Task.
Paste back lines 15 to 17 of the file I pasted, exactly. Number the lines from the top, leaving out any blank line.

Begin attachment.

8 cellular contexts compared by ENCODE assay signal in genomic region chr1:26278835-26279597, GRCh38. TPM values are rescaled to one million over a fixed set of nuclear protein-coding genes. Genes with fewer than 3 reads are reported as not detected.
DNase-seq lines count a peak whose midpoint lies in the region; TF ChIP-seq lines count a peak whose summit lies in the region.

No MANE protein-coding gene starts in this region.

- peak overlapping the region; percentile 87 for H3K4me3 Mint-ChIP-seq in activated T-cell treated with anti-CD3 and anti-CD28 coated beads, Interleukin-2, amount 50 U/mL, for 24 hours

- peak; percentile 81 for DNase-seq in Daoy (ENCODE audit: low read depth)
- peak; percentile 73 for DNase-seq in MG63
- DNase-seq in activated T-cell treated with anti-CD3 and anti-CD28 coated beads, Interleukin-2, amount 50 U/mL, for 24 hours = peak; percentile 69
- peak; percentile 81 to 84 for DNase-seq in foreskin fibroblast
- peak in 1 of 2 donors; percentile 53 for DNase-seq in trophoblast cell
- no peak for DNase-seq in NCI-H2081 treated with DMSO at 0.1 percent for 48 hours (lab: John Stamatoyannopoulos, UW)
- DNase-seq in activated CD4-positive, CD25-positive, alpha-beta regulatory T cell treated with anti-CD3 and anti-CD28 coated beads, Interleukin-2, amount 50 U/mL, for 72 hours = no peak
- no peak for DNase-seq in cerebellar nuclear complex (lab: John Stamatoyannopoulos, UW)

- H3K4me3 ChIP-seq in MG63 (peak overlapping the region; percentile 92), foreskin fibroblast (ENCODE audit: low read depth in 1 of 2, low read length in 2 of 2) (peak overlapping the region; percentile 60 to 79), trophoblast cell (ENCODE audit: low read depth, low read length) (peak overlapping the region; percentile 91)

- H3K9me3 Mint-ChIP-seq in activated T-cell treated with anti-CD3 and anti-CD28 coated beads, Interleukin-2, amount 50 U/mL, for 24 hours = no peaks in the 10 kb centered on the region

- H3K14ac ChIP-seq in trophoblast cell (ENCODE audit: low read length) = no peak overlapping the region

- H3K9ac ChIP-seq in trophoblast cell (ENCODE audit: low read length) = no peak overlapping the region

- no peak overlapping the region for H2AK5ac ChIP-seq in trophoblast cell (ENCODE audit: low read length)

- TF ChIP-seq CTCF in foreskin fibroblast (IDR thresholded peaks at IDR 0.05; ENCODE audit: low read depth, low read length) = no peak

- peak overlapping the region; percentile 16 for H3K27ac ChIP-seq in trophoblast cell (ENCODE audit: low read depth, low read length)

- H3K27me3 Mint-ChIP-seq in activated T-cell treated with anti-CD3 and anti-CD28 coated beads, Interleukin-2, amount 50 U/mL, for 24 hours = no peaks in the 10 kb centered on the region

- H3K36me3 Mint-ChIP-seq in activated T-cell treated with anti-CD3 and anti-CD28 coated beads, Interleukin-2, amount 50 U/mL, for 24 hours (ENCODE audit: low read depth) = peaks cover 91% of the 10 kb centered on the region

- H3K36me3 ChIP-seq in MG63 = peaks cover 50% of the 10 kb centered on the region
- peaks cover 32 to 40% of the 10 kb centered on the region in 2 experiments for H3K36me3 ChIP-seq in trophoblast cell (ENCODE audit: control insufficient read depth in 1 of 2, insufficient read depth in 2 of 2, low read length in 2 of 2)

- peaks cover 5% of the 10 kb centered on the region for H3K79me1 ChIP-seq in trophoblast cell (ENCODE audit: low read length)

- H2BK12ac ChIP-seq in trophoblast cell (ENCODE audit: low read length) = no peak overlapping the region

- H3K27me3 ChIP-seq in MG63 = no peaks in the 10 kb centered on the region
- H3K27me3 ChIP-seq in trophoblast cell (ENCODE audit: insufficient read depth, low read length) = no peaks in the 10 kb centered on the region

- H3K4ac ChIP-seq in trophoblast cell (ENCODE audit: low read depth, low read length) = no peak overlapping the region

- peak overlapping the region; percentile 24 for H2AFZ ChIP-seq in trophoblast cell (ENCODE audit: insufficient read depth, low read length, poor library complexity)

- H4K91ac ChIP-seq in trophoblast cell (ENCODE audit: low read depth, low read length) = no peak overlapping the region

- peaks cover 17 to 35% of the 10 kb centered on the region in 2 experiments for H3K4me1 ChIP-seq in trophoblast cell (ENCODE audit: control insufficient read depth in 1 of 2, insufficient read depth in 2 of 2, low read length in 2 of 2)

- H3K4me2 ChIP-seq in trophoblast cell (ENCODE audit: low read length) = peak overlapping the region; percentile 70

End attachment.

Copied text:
- H3K14ac ChIP-seq in trophoblast cell (ENCODE audit: low read length) = no peak overlapping the region

- H3K9ac ChIP-seq in trophoblast cell (ENCODE audit: low read length) = no peak overlapping the region

- no peak overlapping the region for H2AK5ac ChIP-seq in trophoblast cell (ENCODE audit: low read length)